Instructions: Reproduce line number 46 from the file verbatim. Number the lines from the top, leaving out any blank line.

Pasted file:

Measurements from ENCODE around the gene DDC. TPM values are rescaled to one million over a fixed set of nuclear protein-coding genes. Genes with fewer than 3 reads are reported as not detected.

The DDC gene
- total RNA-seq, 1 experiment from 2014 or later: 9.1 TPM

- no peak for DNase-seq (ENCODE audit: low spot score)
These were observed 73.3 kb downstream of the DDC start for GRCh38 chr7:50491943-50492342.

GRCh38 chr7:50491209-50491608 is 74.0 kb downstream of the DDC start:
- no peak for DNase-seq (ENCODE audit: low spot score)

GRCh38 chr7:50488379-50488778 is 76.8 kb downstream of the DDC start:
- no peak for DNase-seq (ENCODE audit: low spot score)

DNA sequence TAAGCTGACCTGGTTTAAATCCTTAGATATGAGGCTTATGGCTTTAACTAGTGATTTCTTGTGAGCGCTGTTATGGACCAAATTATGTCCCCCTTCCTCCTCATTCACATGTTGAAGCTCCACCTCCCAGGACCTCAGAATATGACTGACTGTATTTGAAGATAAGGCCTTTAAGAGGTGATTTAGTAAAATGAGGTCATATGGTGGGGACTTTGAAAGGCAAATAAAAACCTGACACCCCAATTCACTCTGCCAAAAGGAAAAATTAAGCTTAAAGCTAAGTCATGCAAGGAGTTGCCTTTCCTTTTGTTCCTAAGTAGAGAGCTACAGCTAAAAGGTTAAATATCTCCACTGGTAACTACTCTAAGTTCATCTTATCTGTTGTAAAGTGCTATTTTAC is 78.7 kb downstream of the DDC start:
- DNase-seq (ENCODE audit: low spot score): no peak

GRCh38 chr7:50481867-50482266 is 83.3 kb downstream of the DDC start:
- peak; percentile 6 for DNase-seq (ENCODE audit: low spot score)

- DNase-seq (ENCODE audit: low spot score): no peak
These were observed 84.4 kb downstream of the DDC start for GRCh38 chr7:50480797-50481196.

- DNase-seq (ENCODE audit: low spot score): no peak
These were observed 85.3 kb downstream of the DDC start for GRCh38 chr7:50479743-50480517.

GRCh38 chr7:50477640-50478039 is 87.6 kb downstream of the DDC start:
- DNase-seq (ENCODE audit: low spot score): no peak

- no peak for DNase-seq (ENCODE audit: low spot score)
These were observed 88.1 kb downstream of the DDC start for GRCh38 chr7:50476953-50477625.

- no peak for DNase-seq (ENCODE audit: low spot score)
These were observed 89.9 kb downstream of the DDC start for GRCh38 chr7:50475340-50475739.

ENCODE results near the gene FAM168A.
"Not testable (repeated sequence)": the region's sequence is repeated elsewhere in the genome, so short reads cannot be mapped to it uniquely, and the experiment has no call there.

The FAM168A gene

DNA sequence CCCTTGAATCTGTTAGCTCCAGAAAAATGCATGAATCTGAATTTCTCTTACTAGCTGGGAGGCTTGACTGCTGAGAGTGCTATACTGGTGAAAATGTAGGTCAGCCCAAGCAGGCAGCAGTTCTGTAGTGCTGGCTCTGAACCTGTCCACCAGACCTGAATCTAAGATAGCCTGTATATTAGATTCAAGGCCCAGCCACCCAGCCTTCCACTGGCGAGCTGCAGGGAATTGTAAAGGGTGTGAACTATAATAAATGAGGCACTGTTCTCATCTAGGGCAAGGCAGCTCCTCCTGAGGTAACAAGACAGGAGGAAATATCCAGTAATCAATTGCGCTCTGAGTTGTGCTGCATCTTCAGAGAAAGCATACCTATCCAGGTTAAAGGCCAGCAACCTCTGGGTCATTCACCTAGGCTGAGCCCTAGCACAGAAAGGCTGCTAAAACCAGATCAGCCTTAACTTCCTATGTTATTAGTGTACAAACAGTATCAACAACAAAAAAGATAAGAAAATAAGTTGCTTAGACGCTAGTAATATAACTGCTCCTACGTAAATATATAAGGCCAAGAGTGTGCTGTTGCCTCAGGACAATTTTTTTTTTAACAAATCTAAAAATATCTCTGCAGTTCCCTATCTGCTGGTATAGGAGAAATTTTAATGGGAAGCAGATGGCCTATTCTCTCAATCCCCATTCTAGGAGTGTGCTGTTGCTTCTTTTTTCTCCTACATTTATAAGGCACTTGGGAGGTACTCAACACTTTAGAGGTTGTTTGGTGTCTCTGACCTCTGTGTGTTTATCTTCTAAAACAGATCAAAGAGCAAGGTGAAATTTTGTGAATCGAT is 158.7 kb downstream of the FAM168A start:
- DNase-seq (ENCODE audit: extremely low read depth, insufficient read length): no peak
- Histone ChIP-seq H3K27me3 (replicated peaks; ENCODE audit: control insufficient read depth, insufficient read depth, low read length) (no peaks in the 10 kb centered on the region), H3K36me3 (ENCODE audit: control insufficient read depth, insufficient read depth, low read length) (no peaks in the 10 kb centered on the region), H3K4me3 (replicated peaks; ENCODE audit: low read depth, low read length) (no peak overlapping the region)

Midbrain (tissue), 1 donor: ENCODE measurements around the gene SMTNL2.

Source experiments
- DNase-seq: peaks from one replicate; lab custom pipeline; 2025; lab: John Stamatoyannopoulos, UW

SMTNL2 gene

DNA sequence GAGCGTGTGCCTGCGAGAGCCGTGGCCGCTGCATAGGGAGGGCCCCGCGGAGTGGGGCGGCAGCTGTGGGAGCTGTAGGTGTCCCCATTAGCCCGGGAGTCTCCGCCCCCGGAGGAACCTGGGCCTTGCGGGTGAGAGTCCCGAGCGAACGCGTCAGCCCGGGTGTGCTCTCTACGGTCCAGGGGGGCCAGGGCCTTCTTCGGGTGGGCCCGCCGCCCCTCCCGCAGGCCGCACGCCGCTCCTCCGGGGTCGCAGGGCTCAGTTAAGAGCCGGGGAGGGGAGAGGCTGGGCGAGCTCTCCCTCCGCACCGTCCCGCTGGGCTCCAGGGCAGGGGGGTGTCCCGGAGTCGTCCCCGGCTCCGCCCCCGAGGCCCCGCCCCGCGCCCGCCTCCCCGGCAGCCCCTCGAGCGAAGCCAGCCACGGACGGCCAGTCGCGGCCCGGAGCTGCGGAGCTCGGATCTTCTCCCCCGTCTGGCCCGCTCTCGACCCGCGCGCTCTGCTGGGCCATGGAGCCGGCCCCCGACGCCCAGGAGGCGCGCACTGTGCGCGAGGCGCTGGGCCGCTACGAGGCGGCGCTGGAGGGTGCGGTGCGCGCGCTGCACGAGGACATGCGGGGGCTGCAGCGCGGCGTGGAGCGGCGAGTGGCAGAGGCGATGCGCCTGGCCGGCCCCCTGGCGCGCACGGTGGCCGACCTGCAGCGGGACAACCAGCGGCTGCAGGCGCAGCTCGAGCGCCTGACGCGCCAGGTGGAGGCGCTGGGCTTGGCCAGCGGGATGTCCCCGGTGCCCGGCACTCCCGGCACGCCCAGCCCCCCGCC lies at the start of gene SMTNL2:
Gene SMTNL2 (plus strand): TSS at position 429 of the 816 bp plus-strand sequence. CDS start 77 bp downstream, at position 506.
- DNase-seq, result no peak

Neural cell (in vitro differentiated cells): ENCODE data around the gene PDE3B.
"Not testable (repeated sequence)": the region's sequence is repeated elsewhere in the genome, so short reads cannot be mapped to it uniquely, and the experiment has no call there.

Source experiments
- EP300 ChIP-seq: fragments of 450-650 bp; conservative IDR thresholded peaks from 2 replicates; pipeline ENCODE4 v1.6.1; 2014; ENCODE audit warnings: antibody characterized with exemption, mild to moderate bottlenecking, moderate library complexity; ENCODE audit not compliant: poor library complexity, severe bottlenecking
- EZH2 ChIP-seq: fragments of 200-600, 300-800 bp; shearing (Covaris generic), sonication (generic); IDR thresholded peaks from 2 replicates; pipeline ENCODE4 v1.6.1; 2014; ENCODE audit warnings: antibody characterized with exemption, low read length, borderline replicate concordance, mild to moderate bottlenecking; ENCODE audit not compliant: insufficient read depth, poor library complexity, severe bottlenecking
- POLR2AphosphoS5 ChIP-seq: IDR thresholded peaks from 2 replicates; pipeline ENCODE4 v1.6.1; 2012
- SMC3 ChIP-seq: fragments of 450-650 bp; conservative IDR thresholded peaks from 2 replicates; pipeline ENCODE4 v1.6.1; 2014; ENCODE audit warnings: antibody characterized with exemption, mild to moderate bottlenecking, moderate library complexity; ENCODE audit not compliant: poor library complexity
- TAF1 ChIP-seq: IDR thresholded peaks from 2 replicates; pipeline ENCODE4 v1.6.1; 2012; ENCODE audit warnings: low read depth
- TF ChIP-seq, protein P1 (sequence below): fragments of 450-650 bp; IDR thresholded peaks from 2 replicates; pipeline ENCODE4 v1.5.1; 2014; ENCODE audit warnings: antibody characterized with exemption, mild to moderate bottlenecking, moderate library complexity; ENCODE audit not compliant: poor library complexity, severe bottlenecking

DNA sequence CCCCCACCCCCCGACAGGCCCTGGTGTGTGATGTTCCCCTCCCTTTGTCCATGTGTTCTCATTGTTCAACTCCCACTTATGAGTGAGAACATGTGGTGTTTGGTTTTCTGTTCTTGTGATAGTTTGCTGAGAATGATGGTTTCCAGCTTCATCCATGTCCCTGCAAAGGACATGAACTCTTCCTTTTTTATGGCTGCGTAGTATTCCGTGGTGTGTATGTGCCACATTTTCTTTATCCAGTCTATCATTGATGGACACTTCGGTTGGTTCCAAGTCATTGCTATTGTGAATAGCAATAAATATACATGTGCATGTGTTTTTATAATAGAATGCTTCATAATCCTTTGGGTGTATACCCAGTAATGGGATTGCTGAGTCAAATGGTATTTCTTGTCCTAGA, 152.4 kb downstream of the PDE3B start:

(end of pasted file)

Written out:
DNA sequence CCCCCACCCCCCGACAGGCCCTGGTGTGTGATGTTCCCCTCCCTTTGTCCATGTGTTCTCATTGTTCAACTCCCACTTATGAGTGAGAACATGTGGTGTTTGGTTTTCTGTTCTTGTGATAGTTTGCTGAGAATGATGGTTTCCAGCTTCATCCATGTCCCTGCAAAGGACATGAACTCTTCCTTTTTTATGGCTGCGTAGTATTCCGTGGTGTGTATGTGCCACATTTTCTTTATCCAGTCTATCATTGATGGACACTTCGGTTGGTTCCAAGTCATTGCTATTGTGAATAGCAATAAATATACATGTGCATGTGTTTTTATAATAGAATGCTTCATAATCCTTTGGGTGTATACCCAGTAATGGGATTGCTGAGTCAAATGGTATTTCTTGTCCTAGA, 152.4 kb downstream of the PDE3B start: